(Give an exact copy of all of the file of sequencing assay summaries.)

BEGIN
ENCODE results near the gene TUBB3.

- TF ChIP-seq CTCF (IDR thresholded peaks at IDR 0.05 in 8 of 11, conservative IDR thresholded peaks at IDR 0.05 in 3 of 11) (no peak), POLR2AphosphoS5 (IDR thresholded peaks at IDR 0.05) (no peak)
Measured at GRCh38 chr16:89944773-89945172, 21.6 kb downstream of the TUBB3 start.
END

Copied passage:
ENCODE results near the gene TUBB3.

- TF ChIP-seq CTCF (IDR thresholded peaks at IDR 0.05 in 8 of 11, conservative IDR thresholded peaks at IDR 0.05 in 3 of 11) (no peak), POLR2AphosphoS5 (IDR thresholded peaks at IDR 0.05) (no peak)
Measured at GRCh38 chr16:89944773-89945172, 21.6 kb downstream of the TUBB3 start.